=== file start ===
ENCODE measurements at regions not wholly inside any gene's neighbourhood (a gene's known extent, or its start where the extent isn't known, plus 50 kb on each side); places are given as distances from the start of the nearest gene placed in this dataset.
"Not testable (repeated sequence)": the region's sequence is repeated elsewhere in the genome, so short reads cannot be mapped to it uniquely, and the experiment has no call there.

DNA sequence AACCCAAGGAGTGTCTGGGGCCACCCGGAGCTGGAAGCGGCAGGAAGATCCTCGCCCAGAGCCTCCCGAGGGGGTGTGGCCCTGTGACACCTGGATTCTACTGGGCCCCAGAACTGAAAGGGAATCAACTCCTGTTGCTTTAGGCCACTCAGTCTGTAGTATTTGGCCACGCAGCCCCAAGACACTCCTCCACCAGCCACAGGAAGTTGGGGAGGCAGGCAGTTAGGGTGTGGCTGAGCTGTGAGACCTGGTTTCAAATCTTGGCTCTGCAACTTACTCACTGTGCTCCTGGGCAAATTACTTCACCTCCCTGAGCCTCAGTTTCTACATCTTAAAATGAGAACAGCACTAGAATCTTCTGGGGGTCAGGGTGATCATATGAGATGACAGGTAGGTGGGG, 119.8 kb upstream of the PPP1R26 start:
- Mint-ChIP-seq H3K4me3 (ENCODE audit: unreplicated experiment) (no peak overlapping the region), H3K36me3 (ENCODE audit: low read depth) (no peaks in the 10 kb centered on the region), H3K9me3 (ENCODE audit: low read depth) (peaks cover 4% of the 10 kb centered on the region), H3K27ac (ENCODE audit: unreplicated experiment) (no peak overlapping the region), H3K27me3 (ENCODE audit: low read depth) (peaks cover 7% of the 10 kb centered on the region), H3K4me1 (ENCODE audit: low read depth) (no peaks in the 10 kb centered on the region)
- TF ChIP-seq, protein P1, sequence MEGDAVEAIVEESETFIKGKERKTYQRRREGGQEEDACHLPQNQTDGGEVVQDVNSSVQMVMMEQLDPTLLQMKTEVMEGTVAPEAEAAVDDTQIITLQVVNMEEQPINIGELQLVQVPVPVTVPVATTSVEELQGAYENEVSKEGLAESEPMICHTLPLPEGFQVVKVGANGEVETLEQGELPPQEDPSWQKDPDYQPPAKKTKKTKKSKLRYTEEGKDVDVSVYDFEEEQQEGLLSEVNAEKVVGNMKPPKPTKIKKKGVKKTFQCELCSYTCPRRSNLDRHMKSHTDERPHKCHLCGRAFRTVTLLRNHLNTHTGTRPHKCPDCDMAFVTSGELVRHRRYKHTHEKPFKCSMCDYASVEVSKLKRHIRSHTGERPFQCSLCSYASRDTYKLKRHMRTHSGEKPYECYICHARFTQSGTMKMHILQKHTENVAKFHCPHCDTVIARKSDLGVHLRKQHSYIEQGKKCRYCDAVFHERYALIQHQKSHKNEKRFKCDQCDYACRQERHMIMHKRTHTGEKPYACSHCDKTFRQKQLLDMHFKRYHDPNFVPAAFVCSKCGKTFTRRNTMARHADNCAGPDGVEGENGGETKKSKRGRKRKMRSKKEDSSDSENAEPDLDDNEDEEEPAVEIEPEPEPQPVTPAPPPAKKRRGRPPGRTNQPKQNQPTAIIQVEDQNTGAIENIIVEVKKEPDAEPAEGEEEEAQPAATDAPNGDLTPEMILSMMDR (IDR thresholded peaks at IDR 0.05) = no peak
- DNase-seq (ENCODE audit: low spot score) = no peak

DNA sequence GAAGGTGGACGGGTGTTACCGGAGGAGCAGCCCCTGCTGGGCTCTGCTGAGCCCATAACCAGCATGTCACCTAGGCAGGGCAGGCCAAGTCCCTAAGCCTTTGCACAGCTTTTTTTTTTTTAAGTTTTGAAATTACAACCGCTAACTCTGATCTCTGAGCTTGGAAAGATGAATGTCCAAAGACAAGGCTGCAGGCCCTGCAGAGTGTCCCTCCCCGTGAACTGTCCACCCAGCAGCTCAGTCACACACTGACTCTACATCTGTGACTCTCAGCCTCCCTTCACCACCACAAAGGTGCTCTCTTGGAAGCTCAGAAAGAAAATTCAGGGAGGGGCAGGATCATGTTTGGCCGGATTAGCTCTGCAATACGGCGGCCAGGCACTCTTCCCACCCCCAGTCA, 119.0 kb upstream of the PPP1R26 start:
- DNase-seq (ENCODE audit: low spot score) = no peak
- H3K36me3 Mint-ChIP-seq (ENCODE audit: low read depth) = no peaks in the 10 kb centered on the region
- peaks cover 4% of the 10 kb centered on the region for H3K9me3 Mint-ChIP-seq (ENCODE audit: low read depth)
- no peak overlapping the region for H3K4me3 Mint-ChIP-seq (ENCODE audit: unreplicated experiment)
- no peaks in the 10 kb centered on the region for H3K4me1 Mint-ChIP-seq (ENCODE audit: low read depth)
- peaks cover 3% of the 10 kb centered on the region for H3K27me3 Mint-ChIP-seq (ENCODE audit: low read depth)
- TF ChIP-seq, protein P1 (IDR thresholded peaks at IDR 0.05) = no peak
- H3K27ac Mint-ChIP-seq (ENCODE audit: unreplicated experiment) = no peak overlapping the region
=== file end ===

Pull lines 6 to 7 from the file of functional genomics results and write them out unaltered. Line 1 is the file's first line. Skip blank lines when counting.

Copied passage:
- DNase-seq (ENCODE audit: low spot score) = no peak

DNA sequence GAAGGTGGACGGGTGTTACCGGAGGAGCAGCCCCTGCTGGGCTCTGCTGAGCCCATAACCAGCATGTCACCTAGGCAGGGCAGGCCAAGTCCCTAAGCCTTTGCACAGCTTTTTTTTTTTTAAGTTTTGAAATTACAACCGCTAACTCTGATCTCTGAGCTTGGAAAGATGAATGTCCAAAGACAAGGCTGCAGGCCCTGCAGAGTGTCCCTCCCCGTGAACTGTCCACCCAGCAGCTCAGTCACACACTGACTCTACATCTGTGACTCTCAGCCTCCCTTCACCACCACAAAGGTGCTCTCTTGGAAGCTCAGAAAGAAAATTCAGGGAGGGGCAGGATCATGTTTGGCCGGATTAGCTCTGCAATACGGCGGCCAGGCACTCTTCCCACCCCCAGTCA, 119.0 kb upstream of the PPP1R26 start: